Letβs now determine the magnitudes of the two vectors. Letβs start with the magnitude of vector π§. We can find this by recalling the magnitude of a vector is the square root of the sum of the squares of its components. So we get the square root of three squared plus π squared plus negative five squared, which if we evaluate gives us the square root of 34 plus π squared. We can do the same to find the magnitude of vector π. Itβs the square root of one squared plus negative two squared plus two squared, which we can evaluate is the square root of nine, which is just equal to three.

Letβs now clear some space and substitute all of this information into our equation involving the acute angle between the line and plane. This then gives us that the sin of 45 degrees must be equal to the absolute value of negative two π minus seven divided by three times the square root of 34 plus π squared. We now want to solve this equation for π. We can do this by first noting the sin of 45 degrees is equal to root two over two. And we can also multiply both sides of the equation through by three root 34 plus π squared. This then gives us root two over two multiplied by three times the square root of 34 plus π squared is equal to the absolute value of negative two π minus seven.

And remember, weβre told in the question that the value of π is positive. So negative two multiplied by π is a negative multiplied by a positive. Itβs a negative number. We then subtract seven, so this is negative. And when we take the absolute value of a negative number, we just multiply it by negative one. So the right-hand side of this equation simplifies to give us two π plus seven.

We can simplify the left-hand side of this equation. We have root two multiplied by root 34 π squared. We can simplify this as the square root of two times 34 plus π squared. This gives us the square root of 68 plus two π squared. We need to multiply this by three over two. However, weβll just multiply this by three and then multiply both sides of our equation through by two. This gives us that three root 68 plus two π squared is equal to two times two π plus seven. We can distribute the two over the parentheses on the right-hand side of our equation. This gives us four π plus 14.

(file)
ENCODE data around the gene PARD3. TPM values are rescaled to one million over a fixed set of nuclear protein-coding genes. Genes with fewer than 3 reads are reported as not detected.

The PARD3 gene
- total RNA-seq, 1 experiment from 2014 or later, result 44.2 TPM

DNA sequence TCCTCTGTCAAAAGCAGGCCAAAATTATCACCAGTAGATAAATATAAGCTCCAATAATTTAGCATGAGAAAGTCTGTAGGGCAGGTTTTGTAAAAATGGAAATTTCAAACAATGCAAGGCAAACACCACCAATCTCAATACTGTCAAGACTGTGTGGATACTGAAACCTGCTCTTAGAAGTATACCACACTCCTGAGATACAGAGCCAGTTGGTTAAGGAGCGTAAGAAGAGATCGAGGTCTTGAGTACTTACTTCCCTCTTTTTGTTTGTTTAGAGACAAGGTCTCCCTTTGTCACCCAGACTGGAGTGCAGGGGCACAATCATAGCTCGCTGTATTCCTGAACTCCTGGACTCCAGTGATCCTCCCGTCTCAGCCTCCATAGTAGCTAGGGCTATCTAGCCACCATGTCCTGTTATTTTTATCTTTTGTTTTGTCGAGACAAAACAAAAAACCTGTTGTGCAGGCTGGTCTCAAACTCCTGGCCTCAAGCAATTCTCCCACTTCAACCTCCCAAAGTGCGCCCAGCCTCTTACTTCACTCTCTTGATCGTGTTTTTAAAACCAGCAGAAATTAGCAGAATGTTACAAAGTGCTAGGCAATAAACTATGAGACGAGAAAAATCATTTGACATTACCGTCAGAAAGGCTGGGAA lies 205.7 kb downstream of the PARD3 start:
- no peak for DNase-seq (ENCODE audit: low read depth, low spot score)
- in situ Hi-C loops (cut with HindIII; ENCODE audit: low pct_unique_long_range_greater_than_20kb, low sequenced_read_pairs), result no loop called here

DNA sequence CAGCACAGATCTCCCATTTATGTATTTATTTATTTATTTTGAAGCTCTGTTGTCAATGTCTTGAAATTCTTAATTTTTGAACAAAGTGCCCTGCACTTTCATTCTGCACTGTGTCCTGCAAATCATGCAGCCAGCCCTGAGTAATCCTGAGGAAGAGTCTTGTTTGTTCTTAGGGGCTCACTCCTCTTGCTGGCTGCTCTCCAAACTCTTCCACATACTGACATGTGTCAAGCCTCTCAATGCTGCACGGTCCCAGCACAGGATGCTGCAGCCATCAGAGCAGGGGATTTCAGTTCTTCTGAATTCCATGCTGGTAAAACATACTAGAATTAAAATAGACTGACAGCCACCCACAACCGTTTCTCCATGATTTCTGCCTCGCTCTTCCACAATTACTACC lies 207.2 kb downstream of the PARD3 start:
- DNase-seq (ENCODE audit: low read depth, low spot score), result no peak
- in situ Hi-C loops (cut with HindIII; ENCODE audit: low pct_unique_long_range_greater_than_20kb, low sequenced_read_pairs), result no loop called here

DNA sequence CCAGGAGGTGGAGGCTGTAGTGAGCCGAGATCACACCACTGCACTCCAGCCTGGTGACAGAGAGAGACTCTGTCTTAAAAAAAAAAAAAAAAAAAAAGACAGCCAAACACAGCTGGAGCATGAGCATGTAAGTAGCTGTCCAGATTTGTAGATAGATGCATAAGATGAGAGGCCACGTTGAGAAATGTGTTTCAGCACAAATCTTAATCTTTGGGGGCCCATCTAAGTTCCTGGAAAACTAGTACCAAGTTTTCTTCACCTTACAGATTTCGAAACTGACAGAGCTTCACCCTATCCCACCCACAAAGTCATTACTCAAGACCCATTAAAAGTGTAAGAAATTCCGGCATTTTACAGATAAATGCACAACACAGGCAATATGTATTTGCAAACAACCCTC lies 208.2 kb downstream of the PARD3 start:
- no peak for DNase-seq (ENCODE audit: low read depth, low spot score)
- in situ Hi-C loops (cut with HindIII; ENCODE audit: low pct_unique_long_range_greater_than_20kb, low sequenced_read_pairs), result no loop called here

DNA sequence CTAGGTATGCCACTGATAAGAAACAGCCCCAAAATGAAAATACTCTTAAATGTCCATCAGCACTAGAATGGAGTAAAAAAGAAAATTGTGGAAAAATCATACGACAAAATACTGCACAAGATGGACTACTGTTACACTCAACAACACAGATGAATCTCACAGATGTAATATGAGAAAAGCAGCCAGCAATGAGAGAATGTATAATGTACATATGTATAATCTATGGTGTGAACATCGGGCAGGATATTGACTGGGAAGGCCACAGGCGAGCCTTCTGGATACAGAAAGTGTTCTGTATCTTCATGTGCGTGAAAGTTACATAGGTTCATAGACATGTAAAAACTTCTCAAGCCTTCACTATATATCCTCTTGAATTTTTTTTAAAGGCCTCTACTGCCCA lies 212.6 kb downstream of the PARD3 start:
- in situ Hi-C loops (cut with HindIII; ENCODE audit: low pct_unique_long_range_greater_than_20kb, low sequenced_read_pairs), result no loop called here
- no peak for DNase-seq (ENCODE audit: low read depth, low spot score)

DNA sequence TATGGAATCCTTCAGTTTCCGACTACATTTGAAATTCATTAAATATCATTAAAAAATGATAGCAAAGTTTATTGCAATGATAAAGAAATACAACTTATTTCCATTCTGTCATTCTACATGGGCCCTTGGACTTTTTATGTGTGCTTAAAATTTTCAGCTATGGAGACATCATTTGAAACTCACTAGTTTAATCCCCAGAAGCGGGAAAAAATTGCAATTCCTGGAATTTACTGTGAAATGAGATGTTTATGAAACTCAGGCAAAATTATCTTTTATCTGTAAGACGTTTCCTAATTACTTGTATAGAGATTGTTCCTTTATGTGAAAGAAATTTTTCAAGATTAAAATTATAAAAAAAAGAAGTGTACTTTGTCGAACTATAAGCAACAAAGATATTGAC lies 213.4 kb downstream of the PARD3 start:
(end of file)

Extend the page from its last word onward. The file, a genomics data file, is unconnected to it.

Now, to solve our equation for π, weβre going to need to square both sides of our equation. On the left-hand side, three squared is nine. And then to square a square root, we can just remove the square root symbol. We get nine times 68 plus two π squared. And on the right-hand side of this equation, we have the square of a binomial. We can solve this by using the FOIL method or binomial expansion. Either way, we get 16π squared plus 112π plus 196.

Now, weβre going to distribute nine over our parentheses and then rearrange to get a quadratic in π. Doing this, we get two π squared minus 112π plus 416 is equal to zero. And we can simplify this slightly by noting all three of our terms share a factor of two. So we can divide our equation through by two to get π squared minus 56π plus 280 is equal to zero. We can then solve this by using the quadratic formula, or we can look for two numbers which multiply to give 208 and add to give negative 56.

Using either method, we can find two solutions. Either our value of π is equal to four or our value of π is 52. However, weβre told in the question our value of π is positive and less than 10. So only one of these is a valid value for π. Therefore, we were able to show there was only one possible value of the positive constant π between zero and 10. And that value of π was four.